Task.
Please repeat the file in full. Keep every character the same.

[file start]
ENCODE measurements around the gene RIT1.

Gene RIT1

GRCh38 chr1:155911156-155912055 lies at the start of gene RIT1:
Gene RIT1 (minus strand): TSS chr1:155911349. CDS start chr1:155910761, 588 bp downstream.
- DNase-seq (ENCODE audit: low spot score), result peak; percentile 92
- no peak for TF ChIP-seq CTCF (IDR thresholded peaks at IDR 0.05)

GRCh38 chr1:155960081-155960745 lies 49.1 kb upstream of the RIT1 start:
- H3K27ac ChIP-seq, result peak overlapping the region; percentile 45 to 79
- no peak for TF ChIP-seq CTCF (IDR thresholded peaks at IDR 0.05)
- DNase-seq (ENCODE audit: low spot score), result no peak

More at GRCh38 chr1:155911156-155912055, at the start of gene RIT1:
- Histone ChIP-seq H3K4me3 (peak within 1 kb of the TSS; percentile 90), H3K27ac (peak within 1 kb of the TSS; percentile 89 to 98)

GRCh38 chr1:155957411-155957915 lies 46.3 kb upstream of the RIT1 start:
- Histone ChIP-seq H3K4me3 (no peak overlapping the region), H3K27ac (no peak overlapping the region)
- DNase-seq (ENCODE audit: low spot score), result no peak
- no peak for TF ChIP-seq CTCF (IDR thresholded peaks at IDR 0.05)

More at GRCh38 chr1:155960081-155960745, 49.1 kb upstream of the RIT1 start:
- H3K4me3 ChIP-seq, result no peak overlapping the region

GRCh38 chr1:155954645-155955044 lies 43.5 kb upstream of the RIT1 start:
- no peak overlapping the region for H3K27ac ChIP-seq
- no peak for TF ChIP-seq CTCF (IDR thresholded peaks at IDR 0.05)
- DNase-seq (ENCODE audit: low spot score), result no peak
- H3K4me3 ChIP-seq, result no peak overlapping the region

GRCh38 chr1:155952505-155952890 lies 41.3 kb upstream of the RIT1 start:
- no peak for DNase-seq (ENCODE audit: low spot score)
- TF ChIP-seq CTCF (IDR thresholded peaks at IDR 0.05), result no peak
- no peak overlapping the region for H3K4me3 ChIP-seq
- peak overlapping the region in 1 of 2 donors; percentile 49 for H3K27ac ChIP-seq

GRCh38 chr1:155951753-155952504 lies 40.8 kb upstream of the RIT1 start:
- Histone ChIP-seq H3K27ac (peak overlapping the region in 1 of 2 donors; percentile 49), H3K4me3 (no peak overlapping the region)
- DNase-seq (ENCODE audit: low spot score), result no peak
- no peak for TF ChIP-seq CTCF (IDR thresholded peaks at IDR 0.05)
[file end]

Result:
ENCODE measurements around the gene RIT1.

Gene RIT1

GRCh38 chr1:155911156-155912055 lies at the start of gene RIT1:
Gene RIT1 (minus strand): TSS chr1:155911349. CDS start chr1:155910761, 588 bp downstream.
- DNase-seq (ENCODE audit: low spot score), result peak; percentile 92
- no peak for TF ChIP-seq CTCF (IDR thresholded peaks at IDR 0.05)

GRCh38 chr1:155960081-155960745 lies 49.1 kb upstream of the RIT1 start:
- H3K27ac ChIP-seq, result peak overlapping the region; percentile 45 to 79
- no peak for TF ChIP-seq CTCF (IDR thresholded peaks at IDR 0.05)
- DNase-seq (ENCODE audit: low spot score), result no peak

More at GRCh38 chr1:155911156-155912055, at the start of gene RIT1:
- Histone ChIP-seq H3K4me3 (peak within 1 kb of the TSS; percentile 90), H3K27ac (peak within 1 kb of the TSS; percentile 89 to 98)

GRCh38 chr1:155957411-155957915 lies 46.3 kb upstream of the RIT1 start:
- Histone ChIP-seq H3K4me3 (no peak overlapping the region), H3K27ac (no peak overlapping the region)
- DNase-seq (ENCODE audit: low spot score), result no peak
- no peak for TF ChIP-seq CTCF (IDR thresholded peaks at IDR 0.05)

More at GRCh38 chr1:155960081-155960745, 49.1 kb upstream of the RIT1 start:
- H3K4me3 ChIP-seq, result no peak overlapping the region

GRCh38 chr1:155954645-155955044 lies 43.5 kb upstream of the RIT1 start:
- no peak overlapping the region for H3K27ac ChIP-seq
- no peak for TF ChIP-seq CTCF (IDR thresholded peaks at IDR 0.05)
- DNase-seq (ENCODE audit: low spot score), result no peak
- H3K4me3 ChIP-seq, result no peak overlapping the region

GRCh38 chr1:155952505-155952890 lies 41.3 kb upstream of the RIT1 start:
- no peak for DNase-seq (ENCODE audit: low spot score)
- TF ChIP-seq CTCF (IDR thresholded peaks at IDR 0.05), result no peak
- no peak overlapping the region for H3K4me3 ChIP-seq
- peak overlapping the region in 1 of 2 donors; percentile 49 for H3K27ac ChIP-seq

GRCh38 chr1:155951753-155952504 lies 40.8 kb upstream of the RIT1 start:
- Histone ChIP-seq H3K27ac (peak overlapping the region in 1 of 2 donors; percentile 49), H3K4me3 (no peak overlapping the region)
- DNase-seq (ENCODE audit: low spot score), result no peak
- no peak for TF ChIP-seq CTCF (IDR thresholded peaks at IDR 0.05)